Toyota Camry and Corolla sales have declined, but sales are up the company's Tacoma and RAV4. The RAV4 is the best-selling non-truck vehicle in the country.
Premium and specialty car companies are experiencing a similar scenario.
Sales for Jaguar, Maserati, Alfa Romeo, Porsche and Bentley are all up.
That's largely because of the introduction of new SUVs, like Alfa's Stelvio and Jaguar's F-Pace, Caldwell said, and to ongoing strong sales of SUVs already in the market, like Porsche's Macan and Cayenne.
Major American car brands are in a double bind. They are committed to building midsize and full-size sedans because those traditionally have made up most of their fleet sales to government agencies, for example, and rental car companies.
The shifting sales picture has created headaches at the retail level too. Many dealers have had to expand their space to accommodate new SUVs, while also saving room for the less-popular sedans -- and keeping sufficient inventory of both types of vehicles, in enough trim lines and colors, to satisfy the manufacturer and customers.
"Dealers are being asked to build these huge Taj Mahal showrooms that showcase the SUVs and the whole lineup of cars, by manufacturers who believe they are following the market," said Aaron Jacoby, who handles dealership legal matters for the Arent Fox.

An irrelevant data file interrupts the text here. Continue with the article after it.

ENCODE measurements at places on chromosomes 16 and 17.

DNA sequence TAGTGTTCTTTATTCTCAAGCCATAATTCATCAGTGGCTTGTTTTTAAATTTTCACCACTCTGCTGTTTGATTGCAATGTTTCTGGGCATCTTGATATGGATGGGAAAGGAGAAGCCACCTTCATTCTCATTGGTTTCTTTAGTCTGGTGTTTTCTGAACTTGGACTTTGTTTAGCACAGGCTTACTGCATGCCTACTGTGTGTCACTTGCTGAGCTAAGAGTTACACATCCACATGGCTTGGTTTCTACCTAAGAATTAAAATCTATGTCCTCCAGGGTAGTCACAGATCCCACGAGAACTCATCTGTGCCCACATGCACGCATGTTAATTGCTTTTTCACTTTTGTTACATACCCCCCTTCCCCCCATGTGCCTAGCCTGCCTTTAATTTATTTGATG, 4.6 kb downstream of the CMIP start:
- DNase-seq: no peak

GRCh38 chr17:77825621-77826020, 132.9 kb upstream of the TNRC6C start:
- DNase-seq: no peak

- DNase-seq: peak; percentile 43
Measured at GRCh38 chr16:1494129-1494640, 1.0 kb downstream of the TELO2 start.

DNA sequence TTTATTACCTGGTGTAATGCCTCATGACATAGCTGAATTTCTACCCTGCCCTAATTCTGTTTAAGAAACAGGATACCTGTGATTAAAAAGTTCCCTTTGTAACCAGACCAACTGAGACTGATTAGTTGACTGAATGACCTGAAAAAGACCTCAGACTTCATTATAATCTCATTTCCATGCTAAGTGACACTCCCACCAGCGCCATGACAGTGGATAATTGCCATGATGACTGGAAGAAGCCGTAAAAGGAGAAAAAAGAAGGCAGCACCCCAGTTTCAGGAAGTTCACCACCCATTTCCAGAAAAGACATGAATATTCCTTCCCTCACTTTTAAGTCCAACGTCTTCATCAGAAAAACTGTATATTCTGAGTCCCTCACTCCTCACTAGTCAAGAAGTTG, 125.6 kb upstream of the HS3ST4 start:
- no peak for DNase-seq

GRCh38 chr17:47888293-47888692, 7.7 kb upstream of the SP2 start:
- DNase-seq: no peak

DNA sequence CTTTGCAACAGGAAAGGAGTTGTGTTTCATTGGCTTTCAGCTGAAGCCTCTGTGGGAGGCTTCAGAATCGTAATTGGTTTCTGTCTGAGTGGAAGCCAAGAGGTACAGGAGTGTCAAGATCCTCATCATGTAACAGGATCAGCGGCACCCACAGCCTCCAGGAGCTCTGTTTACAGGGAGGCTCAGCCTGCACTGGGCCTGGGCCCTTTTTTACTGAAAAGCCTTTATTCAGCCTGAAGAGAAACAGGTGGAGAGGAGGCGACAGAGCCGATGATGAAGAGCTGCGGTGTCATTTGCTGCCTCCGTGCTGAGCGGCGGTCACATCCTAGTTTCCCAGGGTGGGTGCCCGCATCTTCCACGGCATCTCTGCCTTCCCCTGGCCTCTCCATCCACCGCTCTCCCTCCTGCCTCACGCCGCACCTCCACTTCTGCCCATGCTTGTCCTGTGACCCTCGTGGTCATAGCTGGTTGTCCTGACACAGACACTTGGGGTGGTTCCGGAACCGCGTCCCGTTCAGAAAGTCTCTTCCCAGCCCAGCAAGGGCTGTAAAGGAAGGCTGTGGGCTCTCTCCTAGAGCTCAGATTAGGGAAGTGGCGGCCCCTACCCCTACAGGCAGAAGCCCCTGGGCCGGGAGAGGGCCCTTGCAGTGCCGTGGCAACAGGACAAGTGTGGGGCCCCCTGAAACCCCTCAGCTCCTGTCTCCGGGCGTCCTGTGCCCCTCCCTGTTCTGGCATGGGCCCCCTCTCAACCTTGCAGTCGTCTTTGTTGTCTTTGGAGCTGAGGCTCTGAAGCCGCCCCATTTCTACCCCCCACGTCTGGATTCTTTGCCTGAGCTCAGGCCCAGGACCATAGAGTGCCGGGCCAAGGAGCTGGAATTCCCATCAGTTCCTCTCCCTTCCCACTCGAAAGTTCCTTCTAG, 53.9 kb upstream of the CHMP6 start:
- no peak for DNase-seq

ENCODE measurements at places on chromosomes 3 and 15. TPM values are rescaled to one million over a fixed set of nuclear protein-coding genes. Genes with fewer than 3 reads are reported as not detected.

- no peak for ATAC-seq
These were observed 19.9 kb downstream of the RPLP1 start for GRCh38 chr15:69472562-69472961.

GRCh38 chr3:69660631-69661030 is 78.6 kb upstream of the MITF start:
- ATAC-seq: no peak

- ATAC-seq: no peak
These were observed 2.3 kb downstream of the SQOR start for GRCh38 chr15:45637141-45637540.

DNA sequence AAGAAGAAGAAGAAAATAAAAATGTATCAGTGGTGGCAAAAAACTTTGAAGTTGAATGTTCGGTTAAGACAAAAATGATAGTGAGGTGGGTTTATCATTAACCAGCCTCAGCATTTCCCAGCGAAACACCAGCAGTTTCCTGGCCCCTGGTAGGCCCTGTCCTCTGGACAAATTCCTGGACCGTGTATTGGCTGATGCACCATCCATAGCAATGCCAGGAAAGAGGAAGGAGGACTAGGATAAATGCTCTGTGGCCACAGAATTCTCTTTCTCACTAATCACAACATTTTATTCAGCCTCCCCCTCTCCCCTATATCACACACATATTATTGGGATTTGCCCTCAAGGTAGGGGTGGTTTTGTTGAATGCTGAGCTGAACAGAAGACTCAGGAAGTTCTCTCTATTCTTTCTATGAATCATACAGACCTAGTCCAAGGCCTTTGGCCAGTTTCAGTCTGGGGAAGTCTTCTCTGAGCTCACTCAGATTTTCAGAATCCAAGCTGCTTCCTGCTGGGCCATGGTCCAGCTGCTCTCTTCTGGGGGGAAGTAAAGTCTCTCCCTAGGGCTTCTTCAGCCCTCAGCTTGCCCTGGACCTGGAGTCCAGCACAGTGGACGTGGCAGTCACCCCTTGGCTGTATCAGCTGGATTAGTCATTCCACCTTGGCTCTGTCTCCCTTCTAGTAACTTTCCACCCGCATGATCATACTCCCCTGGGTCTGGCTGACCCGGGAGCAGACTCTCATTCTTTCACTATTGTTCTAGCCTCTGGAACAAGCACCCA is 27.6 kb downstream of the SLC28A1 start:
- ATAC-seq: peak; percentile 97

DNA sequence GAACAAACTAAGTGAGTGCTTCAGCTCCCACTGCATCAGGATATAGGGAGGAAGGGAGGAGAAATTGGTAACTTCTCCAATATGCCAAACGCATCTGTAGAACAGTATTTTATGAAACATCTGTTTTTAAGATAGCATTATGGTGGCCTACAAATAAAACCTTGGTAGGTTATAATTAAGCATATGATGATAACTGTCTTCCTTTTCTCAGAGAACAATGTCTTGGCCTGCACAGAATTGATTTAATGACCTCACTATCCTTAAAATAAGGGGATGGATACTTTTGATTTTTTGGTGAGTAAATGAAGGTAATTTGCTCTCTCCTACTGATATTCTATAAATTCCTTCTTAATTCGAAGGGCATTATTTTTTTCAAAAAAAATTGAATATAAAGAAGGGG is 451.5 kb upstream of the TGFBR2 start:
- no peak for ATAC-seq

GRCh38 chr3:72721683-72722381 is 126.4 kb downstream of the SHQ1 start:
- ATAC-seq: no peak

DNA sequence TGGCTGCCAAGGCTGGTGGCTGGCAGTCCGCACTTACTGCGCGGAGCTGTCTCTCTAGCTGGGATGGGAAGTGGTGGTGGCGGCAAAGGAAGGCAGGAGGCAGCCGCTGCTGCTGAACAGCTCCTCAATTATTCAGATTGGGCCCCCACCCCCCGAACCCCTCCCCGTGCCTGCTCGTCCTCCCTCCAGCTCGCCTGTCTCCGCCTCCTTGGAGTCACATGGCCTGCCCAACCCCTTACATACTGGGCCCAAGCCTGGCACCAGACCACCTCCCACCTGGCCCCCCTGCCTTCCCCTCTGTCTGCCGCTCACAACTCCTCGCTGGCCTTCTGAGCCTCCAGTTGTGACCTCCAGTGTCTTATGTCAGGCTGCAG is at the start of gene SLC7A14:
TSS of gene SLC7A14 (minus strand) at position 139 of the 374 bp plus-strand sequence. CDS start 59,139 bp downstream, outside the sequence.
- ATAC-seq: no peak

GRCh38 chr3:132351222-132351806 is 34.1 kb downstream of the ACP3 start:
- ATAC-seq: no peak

The tension between the dealers and car companies is exacerbated, Jacoby said, because dealers are required every five to seven years to upgrade their showrooms to stay current with new models.
But the market is changing so fast that $5 million to $10 million face-lifts may not make sense if gas prices rise, for example, and SUVs and larger vehicles go out of favor.
"Dealers would like to stay where they are until the future is more clear, so they don't spend millions of dollars to service a need that turns out to be obsolete five years from now," Jacoby said. "But the here and now is that gas is cheap and people want to buy bigger cars."
Chevy's Majoros advised, however, that the current enthusiasm for crossovers does not necessarily mean the end of traditional sedans.
"Americans like big things, but the rumors of the midsize car's death are greatly exaggerated," he said. "These are still the straw that stirs the drink."
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